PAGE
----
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Learnin' Some Turnin' #1: The First Attempt

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Blog entry by WibblyPig posted 03-28-2011 04:10 AM 782 reads 0 times favorited 4 comments Add to Favorites Watch
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I took the lathe (Rikon Mini) out of the box this morning and put it on the bench in the garage shop (after getting some good advice here on the board NOT to put it in the basement shop by the furnace)

I figured my first project would be a wine bottle stopper. While I was at Woodcraft buying the lathe (in the middle of an incredibly stupid March snowstorm) I picked up some stopper parts, a mandrel, a Jacobs chuck, turning chisels, and some miscellaneous blanks.

I watched some YouTube videos, read some books, dove right in and made a BUNCH of mistakes:

1) Grabbed what I thought was the correct size bit and drilled a hole for the mandrel – the mandrel fit but the stopper didn’t afterwards (oops how did I do that?)

2) I misread the pulley speed and ended up doing everything at the fastest speed instead of starting out at the slowest speed (still have all my digits, eyes and limbs)

3) Didn’t quite realize the extent and throw of the chips – covered from head to waist in pieces of wood (probably because it was spinning at the speed of light).

4) Cut the blank but didn’t check the “factory end”. Of course, that was the end I drilled and put on the mandrel. It wasn’t anything close to square so I tried squaring it with a skew chisel while spinning at 3900 RPM (luckily, see note 2 about still having all original factory parts)

5) Used the gouge and skew and did what I thought was a decent first attempt. Left it on the lathe, sanded it, cleaned it with mineral spirits, and put some shellac on it. Took it off and 1) the hole is too big for the metal threads. 2) It’s nowhere close to being symmetrical, and 3) it’s nothing but a bunch of ugly.

Tomorrow, I buy a 2×2 at the lumberyard and practice, practice, practice, practice before I ruin another nice piece of wood.

-- Steve, Webster Groves, MO "A society grows great when old men plant trees whose shade they know they shall never sit in."



4 comments so far

View lumberhack's profile

lumberhack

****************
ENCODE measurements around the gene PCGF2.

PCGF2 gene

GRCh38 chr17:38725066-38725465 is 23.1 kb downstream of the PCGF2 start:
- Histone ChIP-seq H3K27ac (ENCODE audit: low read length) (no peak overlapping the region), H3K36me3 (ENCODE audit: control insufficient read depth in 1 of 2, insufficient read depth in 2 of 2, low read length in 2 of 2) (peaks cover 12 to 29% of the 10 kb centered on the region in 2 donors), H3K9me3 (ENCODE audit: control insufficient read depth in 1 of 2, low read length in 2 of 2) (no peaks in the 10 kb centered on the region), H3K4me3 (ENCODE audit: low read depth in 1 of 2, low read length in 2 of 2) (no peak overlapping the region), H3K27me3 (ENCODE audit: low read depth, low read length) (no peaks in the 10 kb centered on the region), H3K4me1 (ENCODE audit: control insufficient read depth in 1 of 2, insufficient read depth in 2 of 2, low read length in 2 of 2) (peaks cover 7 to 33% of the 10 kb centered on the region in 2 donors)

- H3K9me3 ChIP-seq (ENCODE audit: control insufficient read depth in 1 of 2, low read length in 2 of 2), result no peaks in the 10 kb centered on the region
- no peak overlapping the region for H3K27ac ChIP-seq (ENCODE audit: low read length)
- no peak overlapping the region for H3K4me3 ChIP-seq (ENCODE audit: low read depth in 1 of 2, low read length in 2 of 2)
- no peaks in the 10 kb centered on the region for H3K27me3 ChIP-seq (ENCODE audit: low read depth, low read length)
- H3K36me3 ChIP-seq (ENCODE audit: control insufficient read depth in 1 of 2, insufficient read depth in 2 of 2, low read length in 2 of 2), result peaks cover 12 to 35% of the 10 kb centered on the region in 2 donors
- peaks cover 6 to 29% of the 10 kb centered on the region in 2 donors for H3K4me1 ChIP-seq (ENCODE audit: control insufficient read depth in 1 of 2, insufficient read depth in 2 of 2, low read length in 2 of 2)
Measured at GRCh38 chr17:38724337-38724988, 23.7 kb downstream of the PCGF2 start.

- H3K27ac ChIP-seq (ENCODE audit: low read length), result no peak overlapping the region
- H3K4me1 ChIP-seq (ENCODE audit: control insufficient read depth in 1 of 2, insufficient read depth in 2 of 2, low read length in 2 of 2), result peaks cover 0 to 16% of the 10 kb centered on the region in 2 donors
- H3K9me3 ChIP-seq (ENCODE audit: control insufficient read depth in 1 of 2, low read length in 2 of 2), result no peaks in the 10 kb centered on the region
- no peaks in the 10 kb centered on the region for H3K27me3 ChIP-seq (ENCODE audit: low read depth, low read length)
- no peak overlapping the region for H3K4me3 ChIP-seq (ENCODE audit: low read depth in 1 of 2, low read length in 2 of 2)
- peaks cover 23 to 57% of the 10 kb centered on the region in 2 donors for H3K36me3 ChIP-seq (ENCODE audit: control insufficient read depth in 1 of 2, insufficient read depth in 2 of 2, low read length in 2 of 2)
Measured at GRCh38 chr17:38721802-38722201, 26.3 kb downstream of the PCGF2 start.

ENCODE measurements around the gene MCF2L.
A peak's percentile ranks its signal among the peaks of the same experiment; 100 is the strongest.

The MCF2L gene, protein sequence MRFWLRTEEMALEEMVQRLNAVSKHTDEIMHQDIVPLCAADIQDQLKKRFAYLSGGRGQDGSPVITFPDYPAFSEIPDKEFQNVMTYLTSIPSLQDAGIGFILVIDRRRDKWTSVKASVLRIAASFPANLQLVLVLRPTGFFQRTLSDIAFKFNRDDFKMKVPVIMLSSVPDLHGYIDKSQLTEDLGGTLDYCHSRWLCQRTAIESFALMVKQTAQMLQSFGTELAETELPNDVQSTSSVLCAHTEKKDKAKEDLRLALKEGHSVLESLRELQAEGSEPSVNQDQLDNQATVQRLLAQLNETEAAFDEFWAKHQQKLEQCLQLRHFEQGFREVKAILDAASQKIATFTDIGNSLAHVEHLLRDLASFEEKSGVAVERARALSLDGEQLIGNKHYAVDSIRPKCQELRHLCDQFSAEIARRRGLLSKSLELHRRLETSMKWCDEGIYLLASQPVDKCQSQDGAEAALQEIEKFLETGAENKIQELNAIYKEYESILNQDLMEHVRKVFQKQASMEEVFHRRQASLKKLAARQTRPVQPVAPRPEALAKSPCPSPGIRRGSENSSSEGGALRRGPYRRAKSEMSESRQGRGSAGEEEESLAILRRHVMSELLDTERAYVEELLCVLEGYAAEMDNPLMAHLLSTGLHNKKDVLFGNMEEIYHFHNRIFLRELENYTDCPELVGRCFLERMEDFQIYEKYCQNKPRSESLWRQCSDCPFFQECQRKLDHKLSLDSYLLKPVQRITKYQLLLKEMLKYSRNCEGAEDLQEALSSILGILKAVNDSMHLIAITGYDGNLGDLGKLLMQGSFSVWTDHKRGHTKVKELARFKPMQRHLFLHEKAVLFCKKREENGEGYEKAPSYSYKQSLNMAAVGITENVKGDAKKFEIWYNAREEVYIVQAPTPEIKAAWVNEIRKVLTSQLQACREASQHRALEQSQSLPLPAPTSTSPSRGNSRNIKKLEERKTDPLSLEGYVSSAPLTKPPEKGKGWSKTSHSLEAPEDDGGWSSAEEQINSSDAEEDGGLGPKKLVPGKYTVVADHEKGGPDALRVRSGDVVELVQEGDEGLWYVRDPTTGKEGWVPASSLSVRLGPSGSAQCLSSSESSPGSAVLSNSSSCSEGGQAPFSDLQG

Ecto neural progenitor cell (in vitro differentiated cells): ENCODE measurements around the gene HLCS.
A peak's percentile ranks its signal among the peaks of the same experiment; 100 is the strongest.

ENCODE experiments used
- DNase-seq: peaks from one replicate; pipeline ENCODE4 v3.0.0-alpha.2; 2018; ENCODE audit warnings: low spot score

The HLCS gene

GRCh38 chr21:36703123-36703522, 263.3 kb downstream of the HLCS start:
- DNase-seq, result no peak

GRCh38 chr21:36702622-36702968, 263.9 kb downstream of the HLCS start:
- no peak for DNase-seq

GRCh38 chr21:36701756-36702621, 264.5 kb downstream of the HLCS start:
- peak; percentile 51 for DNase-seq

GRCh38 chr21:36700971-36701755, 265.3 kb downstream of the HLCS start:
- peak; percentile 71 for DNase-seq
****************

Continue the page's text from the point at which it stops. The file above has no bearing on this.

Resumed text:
37 posts in 1282 days


#1 posted 03-28-2011 04:50 AM

Hey Steve! When I first started, I turned a bunch of old 1 3/8” closet rods. They were cheap and they didnt have corners to catch my lathe tools. Here is one of my first useless turnings.
Good Luck! Mark

View David Craig's profile

David Craig

2135 posts in 1767 days


#2 posted 03-28-2011 03:55 PM

Steve,

One recommendation I would make is to invest in some turning calipers. They will go a long ways in helping you with any specific dimensional turning. Sounds like you have a game plan on developing your skills. I wish you much luck in your journey. Won’t be too long before you will get a feel for the chisels and lathe :)

David

-- There is little that is simple when it comes to making a simple box.

View nobuckle's profile

nobuckle

1120 posts in 1419 days


#3 posted 03-28-2011 07:04 PM

Forgive me for chuckling at your misfortune, but all of what you said is the kind of stuff that happens to me. I’m glad you’re alright. You will get better, it just takes alot of scrap to get there. :)

-- Doug - Make an effort to live by the slogan "We try harder"

View WibblyPig's profile

WibblyPig

168 posts in 1932 days


#4 posted 04-01-2011 11:23 PM

Nothing more to report yet – finished a deck for a customer and got some mulch put down at my house. The kids start baseball and softball this weekend but hopefully, I can get out to the shop and cover myself in chips this weekend. I did go to the local uniform company and get a butcher’s jacket that buttons up to the neck and should keep me relatively clean and I’ll be picking up a face mask tomorrow morning.

-- Steve, Webster Groves, MO "A society grows great when old men plant trees whose shade they know they shall never sit in."

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